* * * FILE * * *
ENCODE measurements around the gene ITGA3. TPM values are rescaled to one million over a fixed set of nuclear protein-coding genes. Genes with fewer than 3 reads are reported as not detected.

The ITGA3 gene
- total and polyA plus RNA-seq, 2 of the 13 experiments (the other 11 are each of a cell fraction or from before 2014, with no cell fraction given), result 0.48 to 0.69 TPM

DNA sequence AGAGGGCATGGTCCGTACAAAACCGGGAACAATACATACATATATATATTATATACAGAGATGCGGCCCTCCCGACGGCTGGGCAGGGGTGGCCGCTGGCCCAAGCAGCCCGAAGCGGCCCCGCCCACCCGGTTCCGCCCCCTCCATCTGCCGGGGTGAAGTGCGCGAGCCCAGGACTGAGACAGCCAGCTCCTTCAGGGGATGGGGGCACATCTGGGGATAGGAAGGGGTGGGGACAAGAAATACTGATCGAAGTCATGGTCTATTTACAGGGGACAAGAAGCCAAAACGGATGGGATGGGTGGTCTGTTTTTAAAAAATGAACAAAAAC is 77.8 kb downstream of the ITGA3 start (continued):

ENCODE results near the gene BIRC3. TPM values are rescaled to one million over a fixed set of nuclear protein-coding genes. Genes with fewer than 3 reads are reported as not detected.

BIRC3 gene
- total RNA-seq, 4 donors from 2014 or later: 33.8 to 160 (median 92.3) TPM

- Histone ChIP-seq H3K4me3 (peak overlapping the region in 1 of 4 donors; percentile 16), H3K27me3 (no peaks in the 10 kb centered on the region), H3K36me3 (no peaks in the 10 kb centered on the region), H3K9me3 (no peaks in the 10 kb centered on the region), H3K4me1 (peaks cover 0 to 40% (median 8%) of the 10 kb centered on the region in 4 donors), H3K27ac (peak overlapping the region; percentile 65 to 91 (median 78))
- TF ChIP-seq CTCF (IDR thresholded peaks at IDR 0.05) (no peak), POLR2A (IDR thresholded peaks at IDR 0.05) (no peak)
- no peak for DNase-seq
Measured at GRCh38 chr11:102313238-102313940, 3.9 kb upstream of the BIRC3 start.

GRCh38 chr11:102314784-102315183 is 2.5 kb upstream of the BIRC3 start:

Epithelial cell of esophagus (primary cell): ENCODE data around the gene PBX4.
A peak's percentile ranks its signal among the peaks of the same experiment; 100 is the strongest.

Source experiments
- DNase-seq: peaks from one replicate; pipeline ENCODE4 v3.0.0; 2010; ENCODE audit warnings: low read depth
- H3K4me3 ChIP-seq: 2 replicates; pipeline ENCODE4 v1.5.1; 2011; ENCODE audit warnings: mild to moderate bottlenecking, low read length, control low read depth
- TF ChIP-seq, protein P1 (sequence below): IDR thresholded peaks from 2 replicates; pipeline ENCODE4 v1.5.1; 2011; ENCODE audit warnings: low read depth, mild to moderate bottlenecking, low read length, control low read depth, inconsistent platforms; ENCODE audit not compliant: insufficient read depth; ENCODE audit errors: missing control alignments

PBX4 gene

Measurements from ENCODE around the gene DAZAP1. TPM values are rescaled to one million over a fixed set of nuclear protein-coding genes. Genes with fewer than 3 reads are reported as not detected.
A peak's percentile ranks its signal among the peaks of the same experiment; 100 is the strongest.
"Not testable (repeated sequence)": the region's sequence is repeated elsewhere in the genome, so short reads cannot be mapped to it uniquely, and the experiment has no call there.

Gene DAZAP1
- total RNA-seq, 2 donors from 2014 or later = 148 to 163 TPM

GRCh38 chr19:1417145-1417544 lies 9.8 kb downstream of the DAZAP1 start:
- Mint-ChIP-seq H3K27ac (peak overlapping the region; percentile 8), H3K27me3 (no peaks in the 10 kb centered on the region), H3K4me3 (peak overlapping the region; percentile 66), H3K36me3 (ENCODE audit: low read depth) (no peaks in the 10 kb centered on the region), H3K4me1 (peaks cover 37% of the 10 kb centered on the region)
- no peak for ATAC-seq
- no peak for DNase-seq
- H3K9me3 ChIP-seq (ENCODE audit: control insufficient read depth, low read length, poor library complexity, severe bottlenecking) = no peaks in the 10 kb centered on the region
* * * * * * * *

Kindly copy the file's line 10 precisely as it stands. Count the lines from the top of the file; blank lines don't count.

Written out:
- no peak for DNase-seq